Joys of sight

Our eyes see, look, observe, discover, appreciate, notice, spot, glimpse, perceive, repair, examine, recognise, distinguish, survey, contemplate, snoop, pry, watch, discern, advert, spy, stalk… A person with a healthy set of eyes should never be bored. Even with one eye you can have a blast. The mechanism of a juice squeezer, a minister slipping on ice, a swimmer calling for help, a fly crashing against a glass, an air hostess showing how to use a life vest, two gorillas kissing, and so on, are things worth seeing at least once in a lifetime.

Illustrators have a special way of looking at the world. Illustrators see, look, observe, discover, appreciate, notice, spot, glimpse, perceive, repair, examine, recognise, distinguish, survey, contemplate, snoop, pry, watch, discern, advert, spy, stalk, etc; in short, they subject nature and all its creatures to a meticulous scrutiny. They do all that with a single gesture. And after seeing, looking, observing, discovering, appreciating, noticing, spotting, glimpsing, perceiving, repairing, examining, recognising, distinguishing, surveying, contemplating, snooping, prying, watching, discerning, adverting, spying, and stalking, they make everything up! This is their job: to reconstruct the world to help us see; illustrators remove the cobwebs from our eyes and hold a magnifying glass before us. Under the magnifying glass there is no straight line: the most perfect ruler is nothing but a saw as sharp as the Himalayas. Under the magnifying glass, the pin’s head turns out to be the head of Emperor Charles V wearing a hunting hat; and using the magnifying glass again, the Emperor’s head is a pepper.

For those who are not used to looking, a flower is always the same flower and a house the same house, the smoke from that house is always the same, and the inevitable winding trail is always the same winding trail. But alert illustrators never draw the same stone twice, never! They might look similar or identically traced, indistinguishable, but they will most likely differ in their geological composition. This is because illustrators are creators who do un undo at their whim, and take and give according to their eyes, which are the lighthouses that guide their hands and heads. Feeding the light of the eye, learning to see, is a lifelong occupation. Between stone 1 and stone 1,000,000 there are aerolites and sugarcoated almonds, countless empty ink bottles and many more sketches: what some would call a rich experience.

Illustrators resemble fishermen because of their capacity to observe and their mastery of a difficult technique. They handle the rod and release the line onto a surface as fragile and slippery, as willing to crack, as water. With patience and the skill and agility that comes with practice, illustrators unwind the skein and in a certain order arrange dots and lines, the minimal elements with which they carry out their work. Then, they leave the rod stuck in between two stones, sit down under a willow, and start to contemplate the evolution of clouds, the swimmer calling for help, the two kissing gorillas, and think about extraordinary things while their drawings capture distracted readers.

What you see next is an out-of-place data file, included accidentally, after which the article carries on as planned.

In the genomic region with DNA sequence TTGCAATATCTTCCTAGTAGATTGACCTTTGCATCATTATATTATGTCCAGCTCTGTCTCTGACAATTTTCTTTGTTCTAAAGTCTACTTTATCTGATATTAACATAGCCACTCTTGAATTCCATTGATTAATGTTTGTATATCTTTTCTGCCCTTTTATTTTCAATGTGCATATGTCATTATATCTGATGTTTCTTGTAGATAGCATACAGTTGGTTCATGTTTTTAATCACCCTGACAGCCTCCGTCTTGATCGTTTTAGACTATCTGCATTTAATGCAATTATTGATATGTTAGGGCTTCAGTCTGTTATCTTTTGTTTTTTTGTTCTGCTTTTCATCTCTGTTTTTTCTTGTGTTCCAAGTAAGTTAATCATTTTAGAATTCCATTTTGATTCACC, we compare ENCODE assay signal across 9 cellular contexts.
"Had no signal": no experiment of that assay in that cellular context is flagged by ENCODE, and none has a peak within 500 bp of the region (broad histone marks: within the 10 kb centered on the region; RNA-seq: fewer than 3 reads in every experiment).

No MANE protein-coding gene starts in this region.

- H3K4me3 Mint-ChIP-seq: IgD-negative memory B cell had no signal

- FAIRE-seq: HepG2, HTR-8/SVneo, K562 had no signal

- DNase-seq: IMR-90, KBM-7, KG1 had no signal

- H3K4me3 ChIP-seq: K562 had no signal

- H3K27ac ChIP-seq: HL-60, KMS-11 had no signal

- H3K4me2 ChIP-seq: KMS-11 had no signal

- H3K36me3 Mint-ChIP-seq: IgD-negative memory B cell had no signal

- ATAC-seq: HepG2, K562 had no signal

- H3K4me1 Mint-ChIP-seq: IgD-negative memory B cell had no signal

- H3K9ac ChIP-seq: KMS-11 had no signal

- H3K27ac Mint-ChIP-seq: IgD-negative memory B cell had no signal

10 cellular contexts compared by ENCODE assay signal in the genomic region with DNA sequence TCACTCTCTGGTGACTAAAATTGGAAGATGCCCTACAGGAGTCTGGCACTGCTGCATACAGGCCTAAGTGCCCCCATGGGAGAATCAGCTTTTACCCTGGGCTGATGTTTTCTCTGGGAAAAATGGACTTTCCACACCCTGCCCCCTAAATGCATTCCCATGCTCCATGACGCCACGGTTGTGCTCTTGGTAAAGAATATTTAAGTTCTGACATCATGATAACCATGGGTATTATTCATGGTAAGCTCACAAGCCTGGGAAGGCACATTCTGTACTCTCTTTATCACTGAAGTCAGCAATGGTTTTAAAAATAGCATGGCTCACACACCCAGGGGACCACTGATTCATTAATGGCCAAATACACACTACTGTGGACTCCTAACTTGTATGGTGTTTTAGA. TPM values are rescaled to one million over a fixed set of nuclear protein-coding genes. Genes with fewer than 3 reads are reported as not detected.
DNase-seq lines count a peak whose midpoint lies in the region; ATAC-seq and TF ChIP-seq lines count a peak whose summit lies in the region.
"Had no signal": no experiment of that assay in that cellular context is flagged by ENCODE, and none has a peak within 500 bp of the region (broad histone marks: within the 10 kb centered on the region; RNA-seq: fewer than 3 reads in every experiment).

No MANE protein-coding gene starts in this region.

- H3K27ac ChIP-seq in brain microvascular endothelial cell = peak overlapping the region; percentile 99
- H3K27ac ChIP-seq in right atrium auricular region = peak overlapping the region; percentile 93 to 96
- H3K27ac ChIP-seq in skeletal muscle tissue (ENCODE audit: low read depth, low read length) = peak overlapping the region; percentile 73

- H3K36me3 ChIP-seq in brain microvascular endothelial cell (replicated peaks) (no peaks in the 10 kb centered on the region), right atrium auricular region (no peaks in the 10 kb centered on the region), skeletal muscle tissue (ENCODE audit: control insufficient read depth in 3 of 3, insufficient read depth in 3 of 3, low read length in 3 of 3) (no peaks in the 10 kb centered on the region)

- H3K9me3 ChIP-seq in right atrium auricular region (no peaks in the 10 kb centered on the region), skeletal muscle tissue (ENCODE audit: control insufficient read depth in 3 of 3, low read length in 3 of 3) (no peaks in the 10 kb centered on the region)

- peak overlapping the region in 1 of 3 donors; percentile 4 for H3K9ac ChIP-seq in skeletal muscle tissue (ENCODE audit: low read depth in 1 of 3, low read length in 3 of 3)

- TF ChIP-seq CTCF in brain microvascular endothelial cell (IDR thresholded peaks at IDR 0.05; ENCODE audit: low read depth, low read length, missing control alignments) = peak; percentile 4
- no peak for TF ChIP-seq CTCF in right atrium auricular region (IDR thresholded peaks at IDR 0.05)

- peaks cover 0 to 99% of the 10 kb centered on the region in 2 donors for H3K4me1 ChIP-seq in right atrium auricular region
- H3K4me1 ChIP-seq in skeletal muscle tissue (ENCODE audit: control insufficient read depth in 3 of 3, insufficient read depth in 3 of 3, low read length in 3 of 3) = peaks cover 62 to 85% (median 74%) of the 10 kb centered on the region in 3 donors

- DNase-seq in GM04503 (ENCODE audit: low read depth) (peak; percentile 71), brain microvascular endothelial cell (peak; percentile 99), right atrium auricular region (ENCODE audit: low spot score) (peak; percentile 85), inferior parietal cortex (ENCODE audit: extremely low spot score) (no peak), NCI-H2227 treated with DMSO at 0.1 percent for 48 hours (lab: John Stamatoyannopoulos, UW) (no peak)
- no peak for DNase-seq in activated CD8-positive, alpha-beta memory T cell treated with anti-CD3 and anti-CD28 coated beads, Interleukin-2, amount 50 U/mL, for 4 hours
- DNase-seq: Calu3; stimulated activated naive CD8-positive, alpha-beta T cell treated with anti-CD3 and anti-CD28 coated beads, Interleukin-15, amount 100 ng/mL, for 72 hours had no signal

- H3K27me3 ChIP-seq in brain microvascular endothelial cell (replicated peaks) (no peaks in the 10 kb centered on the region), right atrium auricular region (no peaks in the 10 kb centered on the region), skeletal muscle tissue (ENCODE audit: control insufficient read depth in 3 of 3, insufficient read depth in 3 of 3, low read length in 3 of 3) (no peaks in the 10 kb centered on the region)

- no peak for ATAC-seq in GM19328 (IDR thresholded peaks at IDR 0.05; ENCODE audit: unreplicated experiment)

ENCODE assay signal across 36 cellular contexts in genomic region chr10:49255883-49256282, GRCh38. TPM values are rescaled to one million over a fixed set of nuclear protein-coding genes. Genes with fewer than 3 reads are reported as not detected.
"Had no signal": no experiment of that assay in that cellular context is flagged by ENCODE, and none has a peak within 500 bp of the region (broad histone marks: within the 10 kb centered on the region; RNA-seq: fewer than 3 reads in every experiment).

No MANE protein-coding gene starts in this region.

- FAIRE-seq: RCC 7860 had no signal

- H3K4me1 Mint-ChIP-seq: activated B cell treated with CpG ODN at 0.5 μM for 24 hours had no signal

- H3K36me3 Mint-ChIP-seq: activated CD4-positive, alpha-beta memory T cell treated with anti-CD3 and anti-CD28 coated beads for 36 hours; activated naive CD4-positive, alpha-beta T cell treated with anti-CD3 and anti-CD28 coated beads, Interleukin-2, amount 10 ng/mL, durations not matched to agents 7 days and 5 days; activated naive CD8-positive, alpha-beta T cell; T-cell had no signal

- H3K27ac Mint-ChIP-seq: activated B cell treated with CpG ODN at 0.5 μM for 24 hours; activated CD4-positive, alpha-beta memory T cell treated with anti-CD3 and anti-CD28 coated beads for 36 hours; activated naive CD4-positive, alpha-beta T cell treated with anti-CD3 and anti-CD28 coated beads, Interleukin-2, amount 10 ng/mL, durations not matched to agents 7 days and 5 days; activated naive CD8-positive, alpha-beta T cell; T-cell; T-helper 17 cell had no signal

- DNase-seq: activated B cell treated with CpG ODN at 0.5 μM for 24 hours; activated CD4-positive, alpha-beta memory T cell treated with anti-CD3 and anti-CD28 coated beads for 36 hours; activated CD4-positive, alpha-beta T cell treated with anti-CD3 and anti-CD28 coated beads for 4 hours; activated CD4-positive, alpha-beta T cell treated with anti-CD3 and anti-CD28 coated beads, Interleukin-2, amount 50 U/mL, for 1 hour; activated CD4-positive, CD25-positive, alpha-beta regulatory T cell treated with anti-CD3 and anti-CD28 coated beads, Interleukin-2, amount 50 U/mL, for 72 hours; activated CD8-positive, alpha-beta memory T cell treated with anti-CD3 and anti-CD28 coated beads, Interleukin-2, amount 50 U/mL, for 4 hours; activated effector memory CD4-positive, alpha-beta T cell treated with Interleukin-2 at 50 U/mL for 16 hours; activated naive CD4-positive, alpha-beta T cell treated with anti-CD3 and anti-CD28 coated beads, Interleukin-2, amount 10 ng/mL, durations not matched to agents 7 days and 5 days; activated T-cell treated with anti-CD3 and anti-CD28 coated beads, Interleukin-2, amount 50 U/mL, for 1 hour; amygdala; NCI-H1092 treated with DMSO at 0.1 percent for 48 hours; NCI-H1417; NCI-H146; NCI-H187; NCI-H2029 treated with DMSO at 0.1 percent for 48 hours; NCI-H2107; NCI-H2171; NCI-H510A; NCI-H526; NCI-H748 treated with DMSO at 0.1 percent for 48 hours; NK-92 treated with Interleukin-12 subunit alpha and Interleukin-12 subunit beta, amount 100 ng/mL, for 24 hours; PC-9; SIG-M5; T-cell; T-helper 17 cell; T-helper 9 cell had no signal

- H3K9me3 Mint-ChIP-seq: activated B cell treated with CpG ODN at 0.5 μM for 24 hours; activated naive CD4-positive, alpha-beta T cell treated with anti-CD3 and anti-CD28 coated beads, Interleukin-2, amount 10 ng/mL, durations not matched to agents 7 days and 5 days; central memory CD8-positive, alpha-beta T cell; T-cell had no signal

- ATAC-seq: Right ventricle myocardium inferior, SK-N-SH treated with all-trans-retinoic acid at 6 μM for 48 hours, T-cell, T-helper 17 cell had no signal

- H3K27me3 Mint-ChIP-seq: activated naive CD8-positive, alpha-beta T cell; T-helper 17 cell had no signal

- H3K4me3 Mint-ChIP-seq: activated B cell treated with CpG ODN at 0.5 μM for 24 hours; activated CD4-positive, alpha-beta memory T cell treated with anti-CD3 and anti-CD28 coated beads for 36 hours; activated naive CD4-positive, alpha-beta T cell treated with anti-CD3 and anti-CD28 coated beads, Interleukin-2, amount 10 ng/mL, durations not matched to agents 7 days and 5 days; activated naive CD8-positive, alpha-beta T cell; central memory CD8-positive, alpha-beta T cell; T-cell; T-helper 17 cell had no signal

Arnal Ballester baits his hook with the fly of humour, needless to say. Just as that humour is a particular way of looking that is practiced with the utmost seriousness, and which, by the way, not all illustrators have. Saul Steinberg, George Grosz, Roland, Nicolás Topor, and Eduardo Arroyo also fished in those waters. Arnal Ballester, with an exquisite dedication, makes his drawings on paper napkins, pieces of cardboard, notebooks wet by the rain, and newspaper’s margins. His source of inspiration is this absurdity we call the real world, and the result of that inspiration is another minuscule world that has everything and nothing to do with the bigger one. The characters and settings of the play, as will be seen, belong to the beginning or the end of some mysterious story, or meet suddenly in the middle of the adventure on minute 37 of the show. This is a world made up of tiny fragments, which appears easy to comprehend, but that must be looked at with a magnifying glass.

Illustrators, and us with them, throw their lines and spirals, perhaps following the path traced by a fly’s flight in the air, and amuse themselves thinking about how they would draw this fly if they could train it, if they could coat its legs in ink, if they could tie a pot of paint to its wings, etc. Meanwhile, the fly, the great friend of humourists, is only winning some time; it confidently glances at its watch, waiting for the fatal moment to come and have the opportunity to eat a corpse.

Until that happens, and let us hope it does not come any time soon, the only thing we can do is open our point of light and see, look, observe, and so on and so forth, until our eyes burst from exhaustion.

Herrín Hidalgo

Text published as the prologue (?) of Arnal Ballester’s Vista Cansada (Tired Sight) (Sins entido Editions, 2000). The drawings reproduced above the text, which form part of the book, are titled as the following: (from left to right and from top to bottom) Eslovaca con vaca; Hasta mañana, amigos; Java des Comptoirs; El repartidor de pizzas; Homenaje a Celia Gámez; Fin de carrera; Alcohólico anónimo; Jazz; Popota; Giraffe de poche.